Religions in Transformation to Sustainability – the Role of the Sacred in Human Flourishing

Evelyn De Morgan, Study of arms for "The Cadence of Autumn" (1905). Graphite and pastel on brown paper. The Elisha Whittelsey Collection, The Elisha Whittelsey Fund, 2018.

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Religions in Transformation to Sustainability – the Role of the Sacred in Human Flourishing

We are excited to host this workshop at THE NEW INSTITUTE from June 12-13, 2024 and honored to have former President of Ireland Mary McAleese as the keynote speaker for the event.


The climate crisis, in conjunction with other ecological crises, species extinction, authoritarian populism, destabilizing levels of inequality, rising geopolitical tensions, wars, and a zeitgeist of exclusion, prejudice, and blame, has led to the realization that modern societies require fundamental transformation. While the dominant global narratives focus on technological solutions to global problems in the form of green technologies and sustainable growth, it is evident that the systemic changes in society necessary to avoid environmental and ecological catastrophe extend beyond technology. An emerging discourse is therefore arguing for the importance of broader cultural factors, including religion, as essential factors in the transition to environmental sustainability and a global society supportive of justice and human flourishing.

Religions influence the worldviews and cosmologies of their adherents, and the moral authority of religion can influence global debate and policy.

However, while religions are repositories of morality, ethics, and values that are essential in addressing the major global challenges we face, religions are also, unfortunately, the vessels of dangerous, regressive, reactionary, and oppressive ideas and values. These include patriarchy, dominion over the Earth, chosen people and their manifest destinies, apocalyptic eschatologies, and holy wars.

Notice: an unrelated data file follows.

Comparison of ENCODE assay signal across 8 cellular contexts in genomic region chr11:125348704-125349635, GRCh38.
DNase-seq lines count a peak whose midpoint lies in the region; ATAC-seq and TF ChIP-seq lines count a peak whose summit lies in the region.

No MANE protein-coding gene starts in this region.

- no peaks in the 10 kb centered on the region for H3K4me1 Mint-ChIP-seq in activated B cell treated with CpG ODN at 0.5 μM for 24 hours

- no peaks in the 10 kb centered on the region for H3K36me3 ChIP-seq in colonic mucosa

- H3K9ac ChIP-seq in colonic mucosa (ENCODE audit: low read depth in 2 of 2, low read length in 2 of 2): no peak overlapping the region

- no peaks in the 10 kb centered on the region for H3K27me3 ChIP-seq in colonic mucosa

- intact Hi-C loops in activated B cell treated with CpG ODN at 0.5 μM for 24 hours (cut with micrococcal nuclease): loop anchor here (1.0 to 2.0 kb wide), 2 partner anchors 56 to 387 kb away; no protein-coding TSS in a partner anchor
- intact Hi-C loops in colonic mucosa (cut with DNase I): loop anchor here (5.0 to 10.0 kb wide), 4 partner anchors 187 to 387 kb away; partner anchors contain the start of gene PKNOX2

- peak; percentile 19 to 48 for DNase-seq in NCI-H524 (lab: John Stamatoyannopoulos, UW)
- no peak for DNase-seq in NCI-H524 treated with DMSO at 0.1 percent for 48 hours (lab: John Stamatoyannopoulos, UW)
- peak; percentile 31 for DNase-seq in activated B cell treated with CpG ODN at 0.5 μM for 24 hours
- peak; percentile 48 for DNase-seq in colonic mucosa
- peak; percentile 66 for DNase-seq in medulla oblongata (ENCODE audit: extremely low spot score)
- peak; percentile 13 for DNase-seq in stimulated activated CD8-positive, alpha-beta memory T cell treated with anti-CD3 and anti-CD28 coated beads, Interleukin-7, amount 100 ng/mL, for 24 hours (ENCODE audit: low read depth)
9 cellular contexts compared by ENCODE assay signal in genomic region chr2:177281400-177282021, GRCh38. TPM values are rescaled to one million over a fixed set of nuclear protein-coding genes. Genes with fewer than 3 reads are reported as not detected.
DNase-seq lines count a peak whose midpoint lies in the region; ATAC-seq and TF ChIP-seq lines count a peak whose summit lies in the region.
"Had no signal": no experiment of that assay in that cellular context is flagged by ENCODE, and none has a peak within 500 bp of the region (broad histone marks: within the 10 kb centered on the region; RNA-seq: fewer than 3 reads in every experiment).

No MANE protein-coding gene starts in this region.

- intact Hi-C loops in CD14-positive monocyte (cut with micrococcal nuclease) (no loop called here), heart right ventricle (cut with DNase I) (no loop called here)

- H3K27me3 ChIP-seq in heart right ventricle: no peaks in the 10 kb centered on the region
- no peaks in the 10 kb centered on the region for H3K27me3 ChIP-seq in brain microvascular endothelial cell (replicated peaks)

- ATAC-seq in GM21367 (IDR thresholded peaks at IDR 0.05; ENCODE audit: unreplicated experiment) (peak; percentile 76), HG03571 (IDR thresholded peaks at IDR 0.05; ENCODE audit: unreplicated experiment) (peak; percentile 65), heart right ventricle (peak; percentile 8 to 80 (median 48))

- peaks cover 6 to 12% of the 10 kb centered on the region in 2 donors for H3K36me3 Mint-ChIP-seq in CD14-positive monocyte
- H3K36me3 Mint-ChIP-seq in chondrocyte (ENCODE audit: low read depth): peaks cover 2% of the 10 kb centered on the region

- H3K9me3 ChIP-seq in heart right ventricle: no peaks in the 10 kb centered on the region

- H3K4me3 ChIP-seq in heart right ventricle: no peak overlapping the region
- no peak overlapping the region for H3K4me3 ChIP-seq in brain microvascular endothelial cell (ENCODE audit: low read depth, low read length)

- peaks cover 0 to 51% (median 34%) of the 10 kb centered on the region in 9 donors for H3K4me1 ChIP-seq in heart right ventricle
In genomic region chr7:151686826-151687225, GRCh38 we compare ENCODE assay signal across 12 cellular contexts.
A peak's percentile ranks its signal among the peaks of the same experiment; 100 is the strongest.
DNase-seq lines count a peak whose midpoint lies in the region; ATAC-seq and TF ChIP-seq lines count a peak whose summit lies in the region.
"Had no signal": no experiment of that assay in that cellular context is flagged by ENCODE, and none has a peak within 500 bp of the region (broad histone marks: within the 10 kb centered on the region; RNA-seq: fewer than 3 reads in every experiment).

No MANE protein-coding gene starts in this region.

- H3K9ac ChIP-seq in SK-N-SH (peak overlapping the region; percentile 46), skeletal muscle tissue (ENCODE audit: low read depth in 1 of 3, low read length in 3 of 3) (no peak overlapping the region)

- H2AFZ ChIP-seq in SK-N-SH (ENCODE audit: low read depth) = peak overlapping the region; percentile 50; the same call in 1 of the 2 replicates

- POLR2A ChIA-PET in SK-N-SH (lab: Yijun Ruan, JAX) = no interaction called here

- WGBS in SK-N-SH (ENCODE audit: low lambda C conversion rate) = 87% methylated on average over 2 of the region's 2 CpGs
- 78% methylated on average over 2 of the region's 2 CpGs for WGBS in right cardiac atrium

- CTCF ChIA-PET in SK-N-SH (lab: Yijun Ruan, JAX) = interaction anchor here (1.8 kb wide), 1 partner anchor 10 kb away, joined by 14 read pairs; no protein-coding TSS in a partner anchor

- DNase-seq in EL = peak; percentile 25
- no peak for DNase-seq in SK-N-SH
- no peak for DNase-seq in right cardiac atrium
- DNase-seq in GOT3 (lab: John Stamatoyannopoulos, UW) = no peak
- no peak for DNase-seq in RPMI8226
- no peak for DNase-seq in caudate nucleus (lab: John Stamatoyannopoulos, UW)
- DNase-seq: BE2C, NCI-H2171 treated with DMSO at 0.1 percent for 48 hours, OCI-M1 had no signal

The challenge for religious traditions is to reconcile their deep moral traditions with the need to disavow their own cultural histories of abuses of power. This is necessary if they are to contribute to the transformation of the ideational landscape of Industrial Modernity. To fulfil this vital function, however, a fundamental re-imagining of religion is needed so that it fosters rather than hinders ethical transformations.


This workshop aims to explore the capacity of religions to overcome their own self-referential dogmatism and sectarian certainties and to engage in open discovery with other religious and secular actors on the basis of a common ethical foundation of care, love and respect.

The workshop will consist of three sessions: The first session will address the challenge posed by Durkheim and Habermas to "salvage" the essential moral ideas of religion by exploring examples of how this is currently being done in the contexts of war, oppression, and climate change and environmental degradation. The second session will discuss the changing narratives of transformation towards sustainability and the increasing centrality of religions within these changing discourses, particularly on human flourishing. The third session will be an exploratory workshop aimed at co-creating desired collective futures and the positive roles that religions could play in such a reimagining.


This workshop is open for external attendees. Due to a very limited capacity, we can only guarantee a certain number of spots. If you would like to register, please provide your name, affiliation, and the reason for your interest, to Victoria Sukhomlinova until June 4th, and she will confirm your attendance. It is also possible to join the first and second sessions via Zoom, with the opportunity to ask a question in the chat. Press inquiries can be made here.

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